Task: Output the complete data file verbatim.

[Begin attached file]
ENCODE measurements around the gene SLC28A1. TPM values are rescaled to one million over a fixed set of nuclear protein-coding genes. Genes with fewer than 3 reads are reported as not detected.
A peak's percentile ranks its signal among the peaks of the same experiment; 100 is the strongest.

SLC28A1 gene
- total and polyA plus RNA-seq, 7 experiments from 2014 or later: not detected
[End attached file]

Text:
ENCODE measurements around the gene SLC28A1. TPM values are rescaled to one million over a fixed set of nuclear protein-coding genes. Genes with fewer than 3 reads are reported as not detected.
A peak's percentile ranks its signal among the peaks of the same experiment; 100 is the strongest.

SLC28A1 gene
- total and polyA plus RNA-seq, 7 experiments from 2014 or later: not detected